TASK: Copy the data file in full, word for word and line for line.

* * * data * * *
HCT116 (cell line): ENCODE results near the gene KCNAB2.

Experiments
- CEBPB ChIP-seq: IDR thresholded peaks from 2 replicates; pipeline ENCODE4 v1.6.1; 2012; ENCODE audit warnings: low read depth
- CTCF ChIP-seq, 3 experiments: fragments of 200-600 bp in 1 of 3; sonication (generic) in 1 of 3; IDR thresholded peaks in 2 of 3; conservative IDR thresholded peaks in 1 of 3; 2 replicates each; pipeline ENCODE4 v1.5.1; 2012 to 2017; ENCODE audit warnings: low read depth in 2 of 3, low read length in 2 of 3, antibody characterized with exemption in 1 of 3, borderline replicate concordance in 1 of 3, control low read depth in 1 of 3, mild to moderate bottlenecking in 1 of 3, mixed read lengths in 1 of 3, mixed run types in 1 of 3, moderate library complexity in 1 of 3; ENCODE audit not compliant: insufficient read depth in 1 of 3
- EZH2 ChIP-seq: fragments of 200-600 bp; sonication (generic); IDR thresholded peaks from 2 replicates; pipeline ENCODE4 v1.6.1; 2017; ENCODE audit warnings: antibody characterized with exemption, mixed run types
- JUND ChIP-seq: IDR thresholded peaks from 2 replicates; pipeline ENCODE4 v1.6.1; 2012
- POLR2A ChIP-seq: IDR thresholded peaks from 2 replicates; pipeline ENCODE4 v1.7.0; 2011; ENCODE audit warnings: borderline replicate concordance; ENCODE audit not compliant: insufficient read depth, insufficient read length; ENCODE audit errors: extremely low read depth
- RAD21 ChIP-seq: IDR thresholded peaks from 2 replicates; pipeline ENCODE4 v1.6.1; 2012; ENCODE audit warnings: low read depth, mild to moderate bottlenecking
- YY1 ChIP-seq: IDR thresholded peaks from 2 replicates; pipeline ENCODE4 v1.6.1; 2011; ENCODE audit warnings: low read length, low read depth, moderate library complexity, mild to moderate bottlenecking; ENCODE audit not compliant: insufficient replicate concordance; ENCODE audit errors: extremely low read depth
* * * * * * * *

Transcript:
HCT116 (cell line): ENCODE results near the gene KCNAB2.

Experiments
- CEBPB ChIP-seq: IDR thresholded peaks from 2 replicates; pipeline ENCODE4 v1.6.1; 2012; ENCODE audit warnings: low read depth
- CTCF ChIP-seq, 3 experiments: fragments of 200-600 bp in 1 of 3; sonication (generic) in 1 of 3; IDR thresholded peaks in 2 of 3; conservative IDR thresholded peaks in 1 of 3; 2 replicates each; pipeline ENCODE4 v1.5.1; 2012 to 2017; ENCODE audit warnings: low read depth in 2 of 3, low read length in 2 of 3, antibody characterized with exemption in 1 of 3, borderline replicate concordance in 1 of 3, control low read depth in 1 of 3, mild to moderate bottlenecking in 1 of 3, mixed read lengths in 1 of 3, mixed run types in 1 of 3, moderate library complexity in 1 of 3; ENCODE audit not compliant: insufficient read depth in 1 of 3
- EZH2 ChIP-seq: fragments of 200-600 bp; sonication (generic); IDR thresholded peaks from 2 replicates; pipeline ENCODE4 v1.6.1; 2017; ENCODE audit warnings: antibody characterized with exemption, mixed run types
- JUND ChIP-seq: IDR thresholded peaks from 2 replicates; pipeline ENCODE4 v1.6.1; 2012
- POLR2A ChIP-seq: IDR thresholded peaks from 2 replicates; pipeline ENCODE4 v1.7.0; 2011; ENCODE audit warnings: borderline replicate concordance; ENCODE audit not compliant: insufficient read depth, insufficient read length; ENCODE audit errors: extremely low read depth
- RAD21 ChIP-seq: IDR thresholded peaks from 2 replicates; pipeline ENCODE4 v1.6.1; 2012; ENCODE audit warnings: low read depth, mild to moderate bottlenecking
- YY1 ChIP-seq: IDR thresholded peaks from 2 replicates; pipeline ENCODE4 v1.6.1; 2011; ENCODE audit warnings: low read length, low read depth, moderate library complexity, mild to moderate bottlenecking; ENCODE audit not compliant: insufficient replicate concordance; ENCODE audit errors: extremely low read depth